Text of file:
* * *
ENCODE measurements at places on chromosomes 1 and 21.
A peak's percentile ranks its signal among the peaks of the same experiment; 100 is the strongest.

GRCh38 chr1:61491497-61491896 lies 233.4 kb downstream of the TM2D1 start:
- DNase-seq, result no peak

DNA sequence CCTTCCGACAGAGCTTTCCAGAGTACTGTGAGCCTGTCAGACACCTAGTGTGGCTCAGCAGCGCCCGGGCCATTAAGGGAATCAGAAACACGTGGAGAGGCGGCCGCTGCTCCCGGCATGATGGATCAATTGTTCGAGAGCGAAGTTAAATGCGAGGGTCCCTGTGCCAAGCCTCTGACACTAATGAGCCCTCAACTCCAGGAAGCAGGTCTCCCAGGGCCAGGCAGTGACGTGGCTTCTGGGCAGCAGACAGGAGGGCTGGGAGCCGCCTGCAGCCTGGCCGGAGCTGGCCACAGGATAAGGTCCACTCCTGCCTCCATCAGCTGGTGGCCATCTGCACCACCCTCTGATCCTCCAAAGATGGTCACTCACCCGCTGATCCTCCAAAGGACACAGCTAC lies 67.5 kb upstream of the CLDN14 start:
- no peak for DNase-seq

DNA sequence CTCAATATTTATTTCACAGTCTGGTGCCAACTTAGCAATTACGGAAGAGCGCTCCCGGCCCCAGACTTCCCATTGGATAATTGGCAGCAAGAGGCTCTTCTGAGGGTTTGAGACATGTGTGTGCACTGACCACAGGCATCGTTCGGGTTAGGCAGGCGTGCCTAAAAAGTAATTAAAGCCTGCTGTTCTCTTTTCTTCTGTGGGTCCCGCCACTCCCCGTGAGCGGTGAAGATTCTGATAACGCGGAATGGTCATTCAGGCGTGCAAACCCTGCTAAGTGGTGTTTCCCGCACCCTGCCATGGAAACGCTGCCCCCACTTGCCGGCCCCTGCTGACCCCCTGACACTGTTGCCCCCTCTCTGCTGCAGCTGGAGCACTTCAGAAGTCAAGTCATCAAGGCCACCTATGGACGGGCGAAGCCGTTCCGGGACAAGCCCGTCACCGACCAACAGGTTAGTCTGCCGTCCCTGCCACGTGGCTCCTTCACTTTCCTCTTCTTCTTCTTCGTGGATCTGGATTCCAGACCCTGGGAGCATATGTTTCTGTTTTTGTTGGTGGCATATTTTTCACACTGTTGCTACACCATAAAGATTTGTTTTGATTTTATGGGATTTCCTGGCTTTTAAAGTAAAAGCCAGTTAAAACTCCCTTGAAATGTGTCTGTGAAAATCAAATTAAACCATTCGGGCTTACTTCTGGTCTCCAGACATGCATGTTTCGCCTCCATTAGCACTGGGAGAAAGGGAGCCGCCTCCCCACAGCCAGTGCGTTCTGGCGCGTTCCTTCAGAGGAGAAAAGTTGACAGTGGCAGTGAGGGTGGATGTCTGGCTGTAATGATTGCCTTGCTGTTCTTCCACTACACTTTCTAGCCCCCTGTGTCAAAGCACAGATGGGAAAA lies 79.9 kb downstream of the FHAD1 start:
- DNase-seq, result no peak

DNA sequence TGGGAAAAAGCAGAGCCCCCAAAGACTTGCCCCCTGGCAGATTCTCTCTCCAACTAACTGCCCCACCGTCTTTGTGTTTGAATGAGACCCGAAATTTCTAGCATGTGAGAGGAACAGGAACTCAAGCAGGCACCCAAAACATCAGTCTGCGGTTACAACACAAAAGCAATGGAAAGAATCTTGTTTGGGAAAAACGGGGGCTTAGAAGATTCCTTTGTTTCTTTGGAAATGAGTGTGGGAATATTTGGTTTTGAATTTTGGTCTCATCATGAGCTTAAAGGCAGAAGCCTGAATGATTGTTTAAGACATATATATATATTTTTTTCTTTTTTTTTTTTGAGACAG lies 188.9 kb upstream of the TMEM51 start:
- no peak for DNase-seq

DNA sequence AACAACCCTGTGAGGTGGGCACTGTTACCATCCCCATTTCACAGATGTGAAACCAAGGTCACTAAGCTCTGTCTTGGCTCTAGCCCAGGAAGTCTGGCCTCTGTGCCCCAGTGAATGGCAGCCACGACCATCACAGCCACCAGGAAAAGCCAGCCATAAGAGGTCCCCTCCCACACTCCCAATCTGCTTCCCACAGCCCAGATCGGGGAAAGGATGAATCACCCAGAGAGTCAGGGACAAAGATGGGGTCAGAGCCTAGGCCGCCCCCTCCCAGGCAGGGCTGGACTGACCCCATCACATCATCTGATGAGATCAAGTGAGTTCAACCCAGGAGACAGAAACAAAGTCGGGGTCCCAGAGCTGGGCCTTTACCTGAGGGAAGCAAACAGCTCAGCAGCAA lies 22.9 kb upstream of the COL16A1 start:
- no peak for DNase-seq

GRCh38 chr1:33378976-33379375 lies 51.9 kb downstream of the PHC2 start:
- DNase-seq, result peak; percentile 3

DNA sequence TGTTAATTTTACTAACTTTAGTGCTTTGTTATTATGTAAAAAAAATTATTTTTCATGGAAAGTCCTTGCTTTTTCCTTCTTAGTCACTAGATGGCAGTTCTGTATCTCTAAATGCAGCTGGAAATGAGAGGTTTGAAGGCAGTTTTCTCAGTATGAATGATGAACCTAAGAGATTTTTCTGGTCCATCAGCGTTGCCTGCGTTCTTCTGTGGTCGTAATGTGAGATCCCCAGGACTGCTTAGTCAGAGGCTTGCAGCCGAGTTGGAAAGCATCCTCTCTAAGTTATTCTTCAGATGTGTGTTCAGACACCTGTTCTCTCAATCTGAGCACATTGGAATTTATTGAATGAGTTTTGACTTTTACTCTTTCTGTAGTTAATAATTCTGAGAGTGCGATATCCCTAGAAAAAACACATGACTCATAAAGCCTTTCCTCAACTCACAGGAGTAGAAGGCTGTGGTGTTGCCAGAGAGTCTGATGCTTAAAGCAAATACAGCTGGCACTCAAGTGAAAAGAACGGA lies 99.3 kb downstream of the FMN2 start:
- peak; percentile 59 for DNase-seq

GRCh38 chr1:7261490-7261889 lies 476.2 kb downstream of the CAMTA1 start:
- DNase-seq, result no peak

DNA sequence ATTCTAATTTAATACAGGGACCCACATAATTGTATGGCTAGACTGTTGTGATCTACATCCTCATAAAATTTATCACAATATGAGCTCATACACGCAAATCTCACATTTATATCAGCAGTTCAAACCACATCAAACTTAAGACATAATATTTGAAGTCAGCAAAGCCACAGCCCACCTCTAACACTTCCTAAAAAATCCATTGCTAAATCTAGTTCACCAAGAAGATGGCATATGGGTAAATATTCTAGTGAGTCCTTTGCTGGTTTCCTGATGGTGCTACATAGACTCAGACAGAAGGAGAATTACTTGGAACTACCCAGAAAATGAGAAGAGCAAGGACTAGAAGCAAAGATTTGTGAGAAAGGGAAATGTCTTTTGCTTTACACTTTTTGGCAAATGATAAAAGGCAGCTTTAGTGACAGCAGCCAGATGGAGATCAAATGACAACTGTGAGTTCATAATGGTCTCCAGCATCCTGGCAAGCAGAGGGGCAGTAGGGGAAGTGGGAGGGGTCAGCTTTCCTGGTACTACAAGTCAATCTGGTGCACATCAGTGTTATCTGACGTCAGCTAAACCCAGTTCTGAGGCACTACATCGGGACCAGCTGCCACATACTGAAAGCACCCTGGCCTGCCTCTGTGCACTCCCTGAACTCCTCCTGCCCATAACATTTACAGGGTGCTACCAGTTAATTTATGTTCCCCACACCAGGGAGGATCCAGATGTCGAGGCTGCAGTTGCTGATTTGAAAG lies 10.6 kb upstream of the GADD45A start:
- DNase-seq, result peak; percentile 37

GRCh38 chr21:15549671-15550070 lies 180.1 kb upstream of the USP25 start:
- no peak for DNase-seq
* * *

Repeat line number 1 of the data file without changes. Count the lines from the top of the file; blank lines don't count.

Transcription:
ENCODE measurements at places on chromosomes 1 and 21.